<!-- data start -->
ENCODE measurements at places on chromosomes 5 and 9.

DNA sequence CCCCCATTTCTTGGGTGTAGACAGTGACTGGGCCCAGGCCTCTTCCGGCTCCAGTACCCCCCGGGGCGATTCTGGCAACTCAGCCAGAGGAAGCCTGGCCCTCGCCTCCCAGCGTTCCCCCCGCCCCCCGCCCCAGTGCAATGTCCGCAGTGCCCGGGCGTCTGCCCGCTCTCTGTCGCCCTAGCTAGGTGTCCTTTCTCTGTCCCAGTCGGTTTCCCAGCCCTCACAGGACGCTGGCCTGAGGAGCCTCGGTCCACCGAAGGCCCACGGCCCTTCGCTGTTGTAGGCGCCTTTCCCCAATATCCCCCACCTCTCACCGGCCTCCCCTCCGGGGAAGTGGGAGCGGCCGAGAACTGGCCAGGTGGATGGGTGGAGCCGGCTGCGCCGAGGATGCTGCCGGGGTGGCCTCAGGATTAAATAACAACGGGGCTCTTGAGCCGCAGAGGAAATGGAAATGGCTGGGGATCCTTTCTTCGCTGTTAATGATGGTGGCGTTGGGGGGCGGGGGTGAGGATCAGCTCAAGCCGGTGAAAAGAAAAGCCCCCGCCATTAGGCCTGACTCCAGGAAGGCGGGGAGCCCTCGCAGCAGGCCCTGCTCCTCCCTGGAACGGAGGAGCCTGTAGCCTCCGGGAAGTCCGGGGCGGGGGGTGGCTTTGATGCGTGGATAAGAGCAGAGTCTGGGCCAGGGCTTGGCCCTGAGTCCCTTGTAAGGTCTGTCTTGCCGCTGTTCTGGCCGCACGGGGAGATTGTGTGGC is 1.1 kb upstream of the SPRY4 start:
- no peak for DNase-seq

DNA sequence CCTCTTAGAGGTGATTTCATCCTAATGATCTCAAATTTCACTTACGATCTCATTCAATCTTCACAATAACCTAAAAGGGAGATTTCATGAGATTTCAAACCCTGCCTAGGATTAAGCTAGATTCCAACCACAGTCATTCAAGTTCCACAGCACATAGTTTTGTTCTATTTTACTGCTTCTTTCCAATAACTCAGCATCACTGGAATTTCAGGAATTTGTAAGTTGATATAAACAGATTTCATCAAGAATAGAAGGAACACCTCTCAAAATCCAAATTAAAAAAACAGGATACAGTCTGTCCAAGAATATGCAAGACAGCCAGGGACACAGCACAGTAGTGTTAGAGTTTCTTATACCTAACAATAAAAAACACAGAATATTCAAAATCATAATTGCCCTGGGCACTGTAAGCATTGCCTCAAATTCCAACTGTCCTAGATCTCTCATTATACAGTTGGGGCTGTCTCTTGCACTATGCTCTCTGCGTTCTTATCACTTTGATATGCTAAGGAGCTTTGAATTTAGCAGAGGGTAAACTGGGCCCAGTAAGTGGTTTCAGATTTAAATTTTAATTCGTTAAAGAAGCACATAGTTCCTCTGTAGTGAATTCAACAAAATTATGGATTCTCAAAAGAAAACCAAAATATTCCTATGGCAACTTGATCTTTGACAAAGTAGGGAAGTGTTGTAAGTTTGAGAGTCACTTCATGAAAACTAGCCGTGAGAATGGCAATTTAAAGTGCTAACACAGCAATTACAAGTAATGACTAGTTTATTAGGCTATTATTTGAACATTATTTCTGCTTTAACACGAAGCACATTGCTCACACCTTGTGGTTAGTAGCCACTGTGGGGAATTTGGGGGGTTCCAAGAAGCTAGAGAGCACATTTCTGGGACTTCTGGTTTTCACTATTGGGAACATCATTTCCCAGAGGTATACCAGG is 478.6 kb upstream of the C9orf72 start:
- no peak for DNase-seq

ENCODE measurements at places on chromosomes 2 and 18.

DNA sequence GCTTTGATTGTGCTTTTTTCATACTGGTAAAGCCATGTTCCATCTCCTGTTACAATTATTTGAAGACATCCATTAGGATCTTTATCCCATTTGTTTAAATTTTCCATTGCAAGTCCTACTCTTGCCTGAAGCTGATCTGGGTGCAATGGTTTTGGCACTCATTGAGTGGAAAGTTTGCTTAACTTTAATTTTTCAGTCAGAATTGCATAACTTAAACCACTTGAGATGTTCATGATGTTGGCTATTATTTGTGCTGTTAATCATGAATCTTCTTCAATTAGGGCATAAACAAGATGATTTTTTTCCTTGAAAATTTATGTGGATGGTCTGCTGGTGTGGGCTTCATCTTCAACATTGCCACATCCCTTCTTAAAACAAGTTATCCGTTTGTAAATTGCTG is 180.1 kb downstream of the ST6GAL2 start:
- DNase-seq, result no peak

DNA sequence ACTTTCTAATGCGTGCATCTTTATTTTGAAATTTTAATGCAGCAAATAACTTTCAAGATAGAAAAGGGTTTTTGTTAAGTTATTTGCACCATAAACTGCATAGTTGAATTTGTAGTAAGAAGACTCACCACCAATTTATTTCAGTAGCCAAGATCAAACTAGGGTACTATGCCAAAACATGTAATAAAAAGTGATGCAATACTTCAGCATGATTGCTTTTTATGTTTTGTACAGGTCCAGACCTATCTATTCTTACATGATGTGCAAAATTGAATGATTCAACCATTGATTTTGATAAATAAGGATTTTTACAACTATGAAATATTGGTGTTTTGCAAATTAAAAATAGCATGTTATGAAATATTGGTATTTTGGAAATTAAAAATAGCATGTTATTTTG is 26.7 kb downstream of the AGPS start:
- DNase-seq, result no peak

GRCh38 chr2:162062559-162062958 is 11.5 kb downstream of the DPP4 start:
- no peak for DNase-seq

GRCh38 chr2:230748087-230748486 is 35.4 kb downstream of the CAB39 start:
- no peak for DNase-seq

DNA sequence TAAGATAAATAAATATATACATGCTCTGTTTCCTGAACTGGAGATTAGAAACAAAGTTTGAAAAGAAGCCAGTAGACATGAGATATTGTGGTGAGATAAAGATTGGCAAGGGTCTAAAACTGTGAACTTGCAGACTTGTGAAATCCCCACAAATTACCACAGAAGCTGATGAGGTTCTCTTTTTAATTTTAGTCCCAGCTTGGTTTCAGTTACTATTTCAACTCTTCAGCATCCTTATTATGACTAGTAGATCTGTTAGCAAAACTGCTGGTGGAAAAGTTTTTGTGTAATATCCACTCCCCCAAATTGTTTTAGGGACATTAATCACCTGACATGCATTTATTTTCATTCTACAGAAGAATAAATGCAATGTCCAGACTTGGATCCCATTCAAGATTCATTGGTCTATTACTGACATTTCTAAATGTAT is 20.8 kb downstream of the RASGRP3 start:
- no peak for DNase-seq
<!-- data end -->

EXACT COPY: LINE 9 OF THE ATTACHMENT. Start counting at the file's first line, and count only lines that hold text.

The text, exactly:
DNA sequence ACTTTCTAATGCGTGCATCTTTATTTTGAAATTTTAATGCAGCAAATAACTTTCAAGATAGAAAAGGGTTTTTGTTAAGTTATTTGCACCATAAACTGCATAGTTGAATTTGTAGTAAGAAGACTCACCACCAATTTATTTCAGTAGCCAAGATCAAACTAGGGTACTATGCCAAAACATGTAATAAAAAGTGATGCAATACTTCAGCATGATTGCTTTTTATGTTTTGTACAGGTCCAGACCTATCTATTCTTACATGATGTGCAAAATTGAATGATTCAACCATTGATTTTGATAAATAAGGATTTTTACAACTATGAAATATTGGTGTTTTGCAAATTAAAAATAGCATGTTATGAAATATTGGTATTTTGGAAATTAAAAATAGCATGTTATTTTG is 26.7 kb downstream of the AGPS start: